- Next, enter your app information into the spreadsheet. Whalen has commented the sheet super-well, so I'll just hit the main points with line numbers.
- Name of twitter account on line 9
- Consumer key (line 23)
- Consumer secret (line 26)
- Project key (line 32). Click on Tools > Script Editor and then File > Project Properties. You'll find your project key under "info" in the popup box.
- finally, scroll down to line 37, and copy the Callback URL in the red box. Switch back to your twitter app (apps.twitter.com), and enter that number into the box under "Callback URL" inside your app.
- OK, once you're done with the numbers, decide what style you want to tweet in. Whalen has provided three different options for you to try out:
- a highly structured version that will assemble specific parts of sentences to create a somewhat grammatically correct tweet from the spreadsheets row or columns
- an _ebooks style version (find out more about the history of the _ebooks style here: https://en.wikipedia.org/wiki/Horse_ebooks); and
- a "Markov" style version that will take an existing corpus of text and rewrite it according to a mathematical formula called "Markov Chains" (more about Markov Chains here: http://setosa.io/ev/markov-chains/)
- Finally, choose how often you want it to tweet. Be conservative here; Twitter has low patience for high traffic bots.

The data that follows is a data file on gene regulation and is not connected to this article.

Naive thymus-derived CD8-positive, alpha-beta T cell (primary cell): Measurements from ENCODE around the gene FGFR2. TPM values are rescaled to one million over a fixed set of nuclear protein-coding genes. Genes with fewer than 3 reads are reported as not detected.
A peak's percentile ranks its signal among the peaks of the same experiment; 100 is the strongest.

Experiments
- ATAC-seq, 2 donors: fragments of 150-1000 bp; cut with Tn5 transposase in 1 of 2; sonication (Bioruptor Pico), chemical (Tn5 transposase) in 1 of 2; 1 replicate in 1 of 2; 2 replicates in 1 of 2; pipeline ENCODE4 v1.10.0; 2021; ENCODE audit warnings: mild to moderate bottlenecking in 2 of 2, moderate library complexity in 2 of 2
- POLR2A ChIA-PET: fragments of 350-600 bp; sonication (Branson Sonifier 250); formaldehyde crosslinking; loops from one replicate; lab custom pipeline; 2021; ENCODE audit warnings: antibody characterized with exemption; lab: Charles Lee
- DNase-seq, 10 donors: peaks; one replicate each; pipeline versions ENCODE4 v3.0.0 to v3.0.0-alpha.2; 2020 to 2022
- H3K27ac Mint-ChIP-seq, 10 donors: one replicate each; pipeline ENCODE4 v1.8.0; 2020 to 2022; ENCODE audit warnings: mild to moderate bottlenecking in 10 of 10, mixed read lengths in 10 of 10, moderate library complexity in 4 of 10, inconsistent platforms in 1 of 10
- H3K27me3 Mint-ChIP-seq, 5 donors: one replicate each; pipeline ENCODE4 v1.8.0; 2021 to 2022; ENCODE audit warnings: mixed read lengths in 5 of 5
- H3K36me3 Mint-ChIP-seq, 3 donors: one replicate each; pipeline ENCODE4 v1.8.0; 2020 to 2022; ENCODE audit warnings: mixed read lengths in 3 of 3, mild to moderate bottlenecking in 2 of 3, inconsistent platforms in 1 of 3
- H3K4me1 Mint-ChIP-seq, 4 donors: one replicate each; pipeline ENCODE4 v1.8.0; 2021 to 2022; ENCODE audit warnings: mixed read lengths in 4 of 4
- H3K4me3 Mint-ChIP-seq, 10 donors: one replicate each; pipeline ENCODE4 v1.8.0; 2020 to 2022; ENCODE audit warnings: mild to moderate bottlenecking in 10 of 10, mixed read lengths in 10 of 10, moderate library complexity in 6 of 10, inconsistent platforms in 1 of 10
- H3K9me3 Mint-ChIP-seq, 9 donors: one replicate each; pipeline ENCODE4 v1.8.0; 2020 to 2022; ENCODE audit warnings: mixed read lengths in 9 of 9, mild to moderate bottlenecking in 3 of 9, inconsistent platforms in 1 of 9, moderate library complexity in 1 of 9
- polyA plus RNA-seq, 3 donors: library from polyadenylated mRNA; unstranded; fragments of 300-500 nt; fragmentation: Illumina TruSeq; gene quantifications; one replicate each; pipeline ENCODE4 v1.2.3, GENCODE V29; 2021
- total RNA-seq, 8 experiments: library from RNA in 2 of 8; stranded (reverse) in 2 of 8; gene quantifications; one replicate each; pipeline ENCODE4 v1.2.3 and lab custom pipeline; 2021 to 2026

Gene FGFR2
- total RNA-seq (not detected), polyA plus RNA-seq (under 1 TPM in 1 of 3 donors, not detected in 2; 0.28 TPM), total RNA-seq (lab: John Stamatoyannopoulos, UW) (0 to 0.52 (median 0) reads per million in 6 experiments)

Feed the machine and tweet
Ok, now your spreadsheet is set up and you can give it some text to work with.
- You'll see options listed on tabs at the bottom of the browser window. Select the one you chose to use; in MashBOT's case, Markov.
- Under the Markov tab you'll see Whalen has put in a goodly amount of text (actually, it's the entire text of Sense and Sensibility). I'm replacing this text with a much shorter collection of short phrases taken from Bruno Latour and Roland Barthes. You can see my corpus here: MashBOT Corpus
- Ready to go? Go to the top of the page, click on Bot > Start Posting Tweets. Check your twitter account and watch the magic unfold!
This is more for the nerds among you who have access to shell hosting, have a Github account, and like to play around with Python.
- markov.py, corpus.txt, history.txt and keys.py
- A Python environment and text editor
- First, you'll need to install Markovify and Tweepy in your Python directory. You can use pip to do this. If you're a Mac user and have both Python 2 and 3, make sure you're installing the modules in the correct Python directory.
- Next, download markov.py, corpus.txt, history.txt and keys.py. You'll need to change:
- The text inside corpus.txt to your own corpus
- The keys inside keys.py to the values given to you while you were setting up your Twitter app
- Run the script on the command line with Python, and watch the magic happen!
- Once you know the script works, you'll probably want to put it online and set up a cron job to run it regularly from your server. See addendum below for useful links to do this.
*Addendum* Every environment is different. I use Dreamhost so I thought I'd put in a few useful links on your way to setting up the script on your host and running it:
- Python for botmakers on dreamhost
- what to do if you get the insecure platform warning
- installing pyopenssl
Is your bot tweeting? On to the final step: sending the tweets to the printer!